Games 101: Coding Gameplay

Let’s talk gameplay. What’s the difference between, say, ‘gameplay’ programming and other programming? If you are developing a game, you might need to make lots of things: shaders, engine, lighting, modeling, animation, in-app purchases, banhammers, web sites, the list goes on.


But these things do not a game make. Gameplay makes a game.

Gameplay is what you get when you combine all the things above and make a cohesive experience that people want to play. When prototyping this is the essential focus of your code. When I put on my gameplay hat and start a project, I ask myself:

  • What kinds of things are in this game? Units? Modifiers? Scoring? Is it level-based? What are the win and lose conditions?
  • Are these things sufficiently understood to start coding something?
  • If I were to give this game to someone else, could they build content in the game?

Variety is the Spice of Life

Gameplay can also encompass AI, pathfinding, collisions, and much more. And doing things like applying AI to a game is definitely part of gameplay. But what I’m talking about here is that after coding a weapon or skill system, I make sure these systems allow for creation of weapons and skills, not a specific weapon or skill. If I spent all my dev time ‘all in’ on one concept, it is entirely possible my concept is not fun. But if the system was designed differently, I might find that I was just shy of the target, and a couple tweaks was all I needed, if I had tools & time to explore them.


I have created a small game project to more concretely illustrate these concepts (and others that I will be writing about soon™).

This game is a simple physics-based shooter. You shoot down the ‘Baddies’ in ‘Waves’. There is currently no win/lose condition or buffs, and only two baddies. But it does have a basic gameplay concept and that concept can be tweaked in order to see what works.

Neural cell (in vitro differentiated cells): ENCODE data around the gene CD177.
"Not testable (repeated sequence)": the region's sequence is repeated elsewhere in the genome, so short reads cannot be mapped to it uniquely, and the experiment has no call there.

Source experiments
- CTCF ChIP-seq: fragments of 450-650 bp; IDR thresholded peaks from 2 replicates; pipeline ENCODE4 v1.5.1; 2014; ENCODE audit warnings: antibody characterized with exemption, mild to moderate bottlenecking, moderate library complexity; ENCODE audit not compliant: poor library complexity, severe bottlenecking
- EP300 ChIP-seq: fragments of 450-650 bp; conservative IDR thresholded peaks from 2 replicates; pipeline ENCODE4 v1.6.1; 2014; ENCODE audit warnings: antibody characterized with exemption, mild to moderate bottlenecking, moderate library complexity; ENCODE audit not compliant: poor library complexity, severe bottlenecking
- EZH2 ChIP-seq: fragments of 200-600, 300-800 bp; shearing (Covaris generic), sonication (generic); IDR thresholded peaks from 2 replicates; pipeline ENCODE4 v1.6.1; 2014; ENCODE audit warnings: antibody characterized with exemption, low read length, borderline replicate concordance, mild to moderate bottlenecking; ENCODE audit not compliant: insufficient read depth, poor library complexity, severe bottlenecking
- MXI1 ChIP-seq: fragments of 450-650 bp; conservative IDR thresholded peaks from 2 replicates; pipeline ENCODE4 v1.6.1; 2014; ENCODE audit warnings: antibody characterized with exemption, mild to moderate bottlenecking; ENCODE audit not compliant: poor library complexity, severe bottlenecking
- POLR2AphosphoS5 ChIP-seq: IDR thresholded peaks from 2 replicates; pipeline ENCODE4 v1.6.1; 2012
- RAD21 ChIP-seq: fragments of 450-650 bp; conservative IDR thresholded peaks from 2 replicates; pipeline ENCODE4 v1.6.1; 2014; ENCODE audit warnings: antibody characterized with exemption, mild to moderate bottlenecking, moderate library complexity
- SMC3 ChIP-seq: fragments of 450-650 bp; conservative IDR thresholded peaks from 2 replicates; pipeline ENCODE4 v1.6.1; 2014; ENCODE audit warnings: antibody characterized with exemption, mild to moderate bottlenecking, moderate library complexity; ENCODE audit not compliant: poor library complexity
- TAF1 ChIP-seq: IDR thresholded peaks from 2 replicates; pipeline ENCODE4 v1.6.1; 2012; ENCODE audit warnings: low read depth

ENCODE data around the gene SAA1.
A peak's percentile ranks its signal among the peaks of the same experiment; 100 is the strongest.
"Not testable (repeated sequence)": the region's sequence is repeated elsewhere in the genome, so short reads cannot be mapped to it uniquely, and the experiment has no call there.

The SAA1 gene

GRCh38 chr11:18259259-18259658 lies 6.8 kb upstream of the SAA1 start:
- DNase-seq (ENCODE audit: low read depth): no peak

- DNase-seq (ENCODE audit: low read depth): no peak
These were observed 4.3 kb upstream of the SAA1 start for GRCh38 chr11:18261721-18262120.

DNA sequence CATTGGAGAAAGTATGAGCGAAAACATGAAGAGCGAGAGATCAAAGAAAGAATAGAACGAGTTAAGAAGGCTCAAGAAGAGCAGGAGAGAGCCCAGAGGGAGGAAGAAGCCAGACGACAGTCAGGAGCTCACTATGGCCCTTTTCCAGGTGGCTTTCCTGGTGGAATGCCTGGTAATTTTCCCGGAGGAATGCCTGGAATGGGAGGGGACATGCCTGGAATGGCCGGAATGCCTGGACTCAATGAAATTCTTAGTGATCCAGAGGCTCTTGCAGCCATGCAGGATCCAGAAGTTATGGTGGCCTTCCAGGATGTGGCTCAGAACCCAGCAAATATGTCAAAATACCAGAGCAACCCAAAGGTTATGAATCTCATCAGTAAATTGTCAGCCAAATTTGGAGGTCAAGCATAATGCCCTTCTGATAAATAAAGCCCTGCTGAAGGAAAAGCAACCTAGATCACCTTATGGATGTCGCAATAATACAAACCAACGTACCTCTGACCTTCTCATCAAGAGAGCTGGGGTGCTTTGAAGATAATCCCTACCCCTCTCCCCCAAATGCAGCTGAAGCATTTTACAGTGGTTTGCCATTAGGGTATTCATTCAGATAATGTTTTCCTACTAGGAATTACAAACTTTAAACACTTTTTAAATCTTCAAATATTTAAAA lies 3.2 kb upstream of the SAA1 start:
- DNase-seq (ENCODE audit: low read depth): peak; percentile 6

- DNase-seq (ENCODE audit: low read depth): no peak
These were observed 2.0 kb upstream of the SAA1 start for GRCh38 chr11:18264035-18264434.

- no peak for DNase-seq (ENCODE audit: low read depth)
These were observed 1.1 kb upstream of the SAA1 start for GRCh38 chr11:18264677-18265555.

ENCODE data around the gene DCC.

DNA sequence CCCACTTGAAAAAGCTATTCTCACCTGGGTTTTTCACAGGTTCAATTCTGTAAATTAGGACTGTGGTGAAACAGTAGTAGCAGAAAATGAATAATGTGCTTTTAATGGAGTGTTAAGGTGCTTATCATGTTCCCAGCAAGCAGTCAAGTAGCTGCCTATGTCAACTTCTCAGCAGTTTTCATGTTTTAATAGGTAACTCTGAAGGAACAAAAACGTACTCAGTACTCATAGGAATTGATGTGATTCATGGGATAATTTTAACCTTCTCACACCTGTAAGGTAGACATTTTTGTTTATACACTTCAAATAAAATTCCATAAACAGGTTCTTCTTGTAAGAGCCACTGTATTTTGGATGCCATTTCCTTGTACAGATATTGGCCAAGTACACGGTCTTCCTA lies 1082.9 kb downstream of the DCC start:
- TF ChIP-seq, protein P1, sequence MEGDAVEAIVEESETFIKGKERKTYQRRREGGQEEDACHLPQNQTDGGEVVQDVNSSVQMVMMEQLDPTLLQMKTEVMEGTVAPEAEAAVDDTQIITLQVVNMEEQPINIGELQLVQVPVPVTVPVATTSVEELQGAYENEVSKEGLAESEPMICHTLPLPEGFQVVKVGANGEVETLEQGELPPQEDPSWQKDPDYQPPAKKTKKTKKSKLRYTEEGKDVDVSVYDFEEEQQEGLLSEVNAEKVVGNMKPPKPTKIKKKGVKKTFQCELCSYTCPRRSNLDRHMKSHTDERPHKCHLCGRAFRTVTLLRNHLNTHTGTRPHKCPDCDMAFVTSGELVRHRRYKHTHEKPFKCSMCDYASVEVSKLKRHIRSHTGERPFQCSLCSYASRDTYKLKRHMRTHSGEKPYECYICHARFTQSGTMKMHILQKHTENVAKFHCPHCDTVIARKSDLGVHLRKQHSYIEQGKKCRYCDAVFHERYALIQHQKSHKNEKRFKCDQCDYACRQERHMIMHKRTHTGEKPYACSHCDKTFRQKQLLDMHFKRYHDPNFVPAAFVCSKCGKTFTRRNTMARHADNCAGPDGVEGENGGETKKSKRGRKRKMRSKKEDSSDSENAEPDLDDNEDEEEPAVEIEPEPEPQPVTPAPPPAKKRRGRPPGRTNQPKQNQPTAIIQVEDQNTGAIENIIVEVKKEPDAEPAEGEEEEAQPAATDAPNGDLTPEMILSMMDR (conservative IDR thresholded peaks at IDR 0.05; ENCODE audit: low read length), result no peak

Exposing the Core Design

And this is key to gameplay. I want to translate the game’s design into tweakable parameters. With these basic building blocks:

  • I can spawn elements at various spawn points in various directions. Are spawn points better farther away? Closer?
  • I can create waves of units to attack at various intervals. How fast should the waves go? How does this interact with the speed of units?
  • I can chain and re-use waves in different ways. What kind of progression and difficulty curve can I get with the tools at hand?
  • I can change the timing and placement of these units. Does this make the game funner? More difficult? More eye candy?
  • I can create more units of various sizes, hit points, colors, and speeds. How small is too small for a unit? What colors flavor enemies and the landscape best?

Most importantly, all of the above can be done without coding anything. I could potentially hand this project off to someone else with some basic instruction and see what they come up with.

Making Tools Makes Time